Hop Hop Half Marathon Race Recap and A Marathon Training Check-In

Where does the time go?! I mean, seriously, I feel like it was just a couple of weeks ago that I was putting together my training plan for the Newport Marathon and here I am, only about 4 weeks away from the big day. Is this another one of those signs that I’m getting old? The sensation of time going by so quickly, I mean. It must be.   It’s right up there with my new, annoying need to use the zoom function on my computer screen when I’m reading text these days. (Does anyone else feel like 12-point isn’t what it used to be?!)

Enough with the questions and the lamenting about the passage of time, I have a race to tell you all about. Held on the Saturday before Easter, the Hop Hop Half Marathon served as sort of a trial run for me.   Six weeks out from Newport I wanted to test my fitness level, and even more importantly, my pacing. I struggle with pacing myself evenly and I know that this is going to be a key element in my marathon success.

hophop2014

I’m going to put it right out there and acknowledge that this was a tough race for me. I did not taper, as I was considering this just part of my training plan, and I definitely felt fatigue in my legs and body when pushing my speed. I also got caught up in a bit of self-doubt about my clothing choices at the last minute, which resulted in me hastily adding an extra layer on top, which I almost immediately regretted after the run got going. I overheated and struggled with the ramifications of that for the majority of the race.

Despite all of that, I only finished 31 seconds short of my half-marathon PR AND I did a relatively consistent job (with the exception of one tough mile) of pacing myself evenly, while staying in tune with my level of effort and my actual pace time. There’s also something to be said about the level of mental focus that I had to hone in on, given the challenges I was having.

Hop Hop Half Medal and Bib - edited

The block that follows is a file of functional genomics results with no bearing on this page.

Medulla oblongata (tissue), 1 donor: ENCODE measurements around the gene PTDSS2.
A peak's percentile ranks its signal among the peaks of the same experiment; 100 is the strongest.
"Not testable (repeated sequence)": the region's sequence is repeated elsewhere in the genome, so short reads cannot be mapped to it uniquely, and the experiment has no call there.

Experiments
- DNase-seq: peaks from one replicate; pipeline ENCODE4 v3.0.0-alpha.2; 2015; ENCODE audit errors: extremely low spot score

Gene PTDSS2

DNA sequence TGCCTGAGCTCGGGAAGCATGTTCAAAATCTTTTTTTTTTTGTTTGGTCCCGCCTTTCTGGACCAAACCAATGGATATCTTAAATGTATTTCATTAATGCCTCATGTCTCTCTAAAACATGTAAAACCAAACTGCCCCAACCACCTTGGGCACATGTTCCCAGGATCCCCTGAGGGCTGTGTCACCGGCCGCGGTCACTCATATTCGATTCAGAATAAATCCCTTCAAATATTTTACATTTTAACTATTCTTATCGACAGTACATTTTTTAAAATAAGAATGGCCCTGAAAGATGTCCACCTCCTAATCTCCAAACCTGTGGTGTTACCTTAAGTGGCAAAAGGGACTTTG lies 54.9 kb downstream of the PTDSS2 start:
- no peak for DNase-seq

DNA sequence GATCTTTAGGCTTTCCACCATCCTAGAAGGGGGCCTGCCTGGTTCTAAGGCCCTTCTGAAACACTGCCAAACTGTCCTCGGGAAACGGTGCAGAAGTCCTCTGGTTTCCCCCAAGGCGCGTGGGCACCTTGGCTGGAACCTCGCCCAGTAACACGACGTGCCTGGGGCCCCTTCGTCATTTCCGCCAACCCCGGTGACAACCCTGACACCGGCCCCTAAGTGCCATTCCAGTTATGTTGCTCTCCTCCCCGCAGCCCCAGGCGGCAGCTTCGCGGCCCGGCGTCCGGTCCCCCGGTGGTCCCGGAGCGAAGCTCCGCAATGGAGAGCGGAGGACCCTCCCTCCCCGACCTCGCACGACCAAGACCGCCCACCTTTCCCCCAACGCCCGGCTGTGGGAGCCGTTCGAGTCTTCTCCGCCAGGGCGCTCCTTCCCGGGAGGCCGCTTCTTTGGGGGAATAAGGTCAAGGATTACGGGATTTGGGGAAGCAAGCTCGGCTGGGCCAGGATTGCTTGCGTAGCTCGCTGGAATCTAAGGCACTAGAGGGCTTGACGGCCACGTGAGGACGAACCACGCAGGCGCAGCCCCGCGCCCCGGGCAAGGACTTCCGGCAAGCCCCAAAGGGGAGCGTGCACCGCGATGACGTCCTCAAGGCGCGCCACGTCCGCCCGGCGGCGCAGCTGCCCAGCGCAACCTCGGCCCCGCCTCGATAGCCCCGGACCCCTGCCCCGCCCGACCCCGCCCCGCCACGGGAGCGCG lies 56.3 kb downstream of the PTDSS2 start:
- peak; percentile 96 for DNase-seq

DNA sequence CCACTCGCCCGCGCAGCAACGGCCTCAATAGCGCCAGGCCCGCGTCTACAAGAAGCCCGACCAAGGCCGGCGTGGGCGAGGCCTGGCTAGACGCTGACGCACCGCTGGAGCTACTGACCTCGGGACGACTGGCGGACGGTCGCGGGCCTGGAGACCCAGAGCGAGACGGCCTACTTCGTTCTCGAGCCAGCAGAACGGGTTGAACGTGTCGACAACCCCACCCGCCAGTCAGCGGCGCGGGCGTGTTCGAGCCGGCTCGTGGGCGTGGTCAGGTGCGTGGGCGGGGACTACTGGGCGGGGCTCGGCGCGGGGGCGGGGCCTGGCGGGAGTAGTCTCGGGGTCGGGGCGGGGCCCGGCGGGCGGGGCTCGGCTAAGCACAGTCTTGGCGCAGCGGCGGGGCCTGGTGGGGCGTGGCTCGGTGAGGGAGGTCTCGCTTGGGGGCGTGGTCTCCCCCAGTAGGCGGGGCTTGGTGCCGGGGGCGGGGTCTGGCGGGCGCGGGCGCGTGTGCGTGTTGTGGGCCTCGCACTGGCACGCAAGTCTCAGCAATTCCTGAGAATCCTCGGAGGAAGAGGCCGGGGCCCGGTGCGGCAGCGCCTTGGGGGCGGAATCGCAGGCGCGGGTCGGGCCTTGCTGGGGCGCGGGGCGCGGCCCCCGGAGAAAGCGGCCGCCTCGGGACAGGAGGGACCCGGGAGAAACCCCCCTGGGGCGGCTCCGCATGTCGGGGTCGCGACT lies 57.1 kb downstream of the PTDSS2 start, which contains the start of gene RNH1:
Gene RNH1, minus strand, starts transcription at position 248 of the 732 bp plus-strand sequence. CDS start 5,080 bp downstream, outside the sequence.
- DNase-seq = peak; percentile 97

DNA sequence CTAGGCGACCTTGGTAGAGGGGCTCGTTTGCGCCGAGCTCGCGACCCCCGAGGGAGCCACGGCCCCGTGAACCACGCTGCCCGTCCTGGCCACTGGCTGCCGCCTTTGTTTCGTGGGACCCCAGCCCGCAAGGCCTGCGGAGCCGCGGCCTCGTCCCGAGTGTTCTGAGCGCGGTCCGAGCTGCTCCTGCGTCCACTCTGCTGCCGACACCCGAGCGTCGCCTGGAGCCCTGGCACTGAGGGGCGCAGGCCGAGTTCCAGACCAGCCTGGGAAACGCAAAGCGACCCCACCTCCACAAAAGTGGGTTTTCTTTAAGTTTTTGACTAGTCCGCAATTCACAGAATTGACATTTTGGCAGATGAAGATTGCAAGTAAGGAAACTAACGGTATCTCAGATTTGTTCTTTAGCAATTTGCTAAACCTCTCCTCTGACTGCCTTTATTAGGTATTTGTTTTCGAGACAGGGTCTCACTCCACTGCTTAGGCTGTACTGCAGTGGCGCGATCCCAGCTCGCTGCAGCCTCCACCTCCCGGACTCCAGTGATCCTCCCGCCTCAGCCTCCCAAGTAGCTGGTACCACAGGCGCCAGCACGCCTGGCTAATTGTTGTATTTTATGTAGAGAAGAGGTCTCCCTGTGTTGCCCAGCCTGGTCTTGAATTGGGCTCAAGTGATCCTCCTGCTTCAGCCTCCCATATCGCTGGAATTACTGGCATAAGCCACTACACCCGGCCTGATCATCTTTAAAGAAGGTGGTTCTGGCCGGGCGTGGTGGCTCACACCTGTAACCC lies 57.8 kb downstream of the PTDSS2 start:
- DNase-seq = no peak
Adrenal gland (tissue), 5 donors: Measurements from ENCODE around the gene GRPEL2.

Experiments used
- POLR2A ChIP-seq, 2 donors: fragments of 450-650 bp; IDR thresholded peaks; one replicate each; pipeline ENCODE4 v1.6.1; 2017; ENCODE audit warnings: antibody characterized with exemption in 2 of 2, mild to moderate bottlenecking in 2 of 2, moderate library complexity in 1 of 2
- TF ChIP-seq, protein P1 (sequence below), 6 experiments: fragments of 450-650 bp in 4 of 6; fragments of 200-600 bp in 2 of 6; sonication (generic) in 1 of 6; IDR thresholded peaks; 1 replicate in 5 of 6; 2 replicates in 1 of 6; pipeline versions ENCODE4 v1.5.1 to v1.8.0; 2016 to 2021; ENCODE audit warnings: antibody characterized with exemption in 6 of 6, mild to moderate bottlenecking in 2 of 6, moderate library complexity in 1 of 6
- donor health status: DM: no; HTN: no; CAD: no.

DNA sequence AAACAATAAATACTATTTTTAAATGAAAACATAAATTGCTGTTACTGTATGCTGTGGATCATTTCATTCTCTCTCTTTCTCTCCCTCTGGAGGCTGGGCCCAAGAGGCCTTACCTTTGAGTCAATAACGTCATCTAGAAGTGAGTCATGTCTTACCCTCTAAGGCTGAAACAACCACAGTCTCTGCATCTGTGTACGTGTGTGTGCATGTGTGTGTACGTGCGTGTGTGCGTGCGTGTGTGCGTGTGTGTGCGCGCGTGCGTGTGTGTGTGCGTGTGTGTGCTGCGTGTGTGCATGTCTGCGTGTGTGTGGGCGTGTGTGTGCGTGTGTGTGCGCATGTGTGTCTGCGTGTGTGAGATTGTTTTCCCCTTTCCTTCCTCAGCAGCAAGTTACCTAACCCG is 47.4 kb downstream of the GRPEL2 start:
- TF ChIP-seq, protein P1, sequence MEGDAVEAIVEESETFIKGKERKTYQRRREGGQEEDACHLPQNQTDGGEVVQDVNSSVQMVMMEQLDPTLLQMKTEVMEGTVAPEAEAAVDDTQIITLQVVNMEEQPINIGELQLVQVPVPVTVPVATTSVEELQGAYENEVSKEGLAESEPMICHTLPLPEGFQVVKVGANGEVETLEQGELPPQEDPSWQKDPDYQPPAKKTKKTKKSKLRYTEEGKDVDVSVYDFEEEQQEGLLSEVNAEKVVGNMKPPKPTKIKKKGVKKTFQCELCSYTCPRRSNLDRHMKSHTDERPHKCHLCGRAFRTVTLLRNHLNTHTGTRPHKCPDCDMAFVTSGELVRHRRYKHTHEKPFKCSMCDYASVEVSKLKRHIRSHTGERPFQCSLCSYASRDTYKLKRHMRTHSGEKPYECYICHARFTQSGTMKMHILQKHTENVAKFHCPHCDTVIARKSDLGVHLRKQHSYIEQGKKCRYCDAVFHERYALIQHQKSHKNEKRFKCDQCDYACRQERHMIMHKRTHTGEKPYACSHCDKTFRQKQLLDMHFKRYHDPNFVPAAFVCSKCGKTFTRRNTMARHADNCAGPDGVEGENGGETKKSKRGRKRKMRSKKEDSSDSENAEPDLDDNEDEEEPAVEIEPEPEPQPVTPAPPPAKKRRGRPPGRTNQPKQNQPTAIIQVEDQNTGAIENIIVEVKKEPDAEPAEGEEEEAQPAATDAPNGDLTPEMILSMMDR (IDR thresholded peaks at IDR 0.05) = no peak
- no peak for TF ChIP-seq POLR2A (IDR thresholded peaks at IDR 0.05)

The course was the same as last year, which is to say, it was absolutely enjoyable and peaceful. The route took us along the Columbia River, with what was a clear, impressive, and positively imposing view of Mt. Hood for more than half the route, until we made the turn around. The staff and volunteers from Foot Traffic were great and the logistics of the run all seemed to go off without a hitch. I also was super lucky to cross the finish line when I did. About 10 minutes later, as I was in my car and headed home, the sky absolutely opened up and those still out there were treated to some serious rainfall!

It was a tough race for me – a really tough one, actually. But it served its purpose. Looking at it from the perspective of it being one part of a larger plan and goal, I’ll even go as far as to say it was successful in some ways, too. I feel good having that trial run under my belt – and I hopefully learned a lesson about making last minute wardrobe decisions based on pre-race anxiety!

McMillan and Me: Marathon Training 2.0

When I planned for the Newport Marathon last year, I did so in a manner that I imagine is pretty common among first timers. I found a pre-written training plan online (I went with one of Hal Higdon’s), shifted one or two things around in order to fit my particular schedule and lifestyle, wrote it up on a calendar, placed it on my refrigerator, and went to work. I followed it nearly to a T. It worked. I completed my first marathon and even recovered from it pretty quickly (Thanks, Hal!).

Newport 2014

But the truth of the matter is, even though pre-written training plans are infinitely helpful (especially to newbies), each runner is unique and to get the most out of it, training needs to be personalized. There isn’t really any such thing as a one-size-fits-all training plan.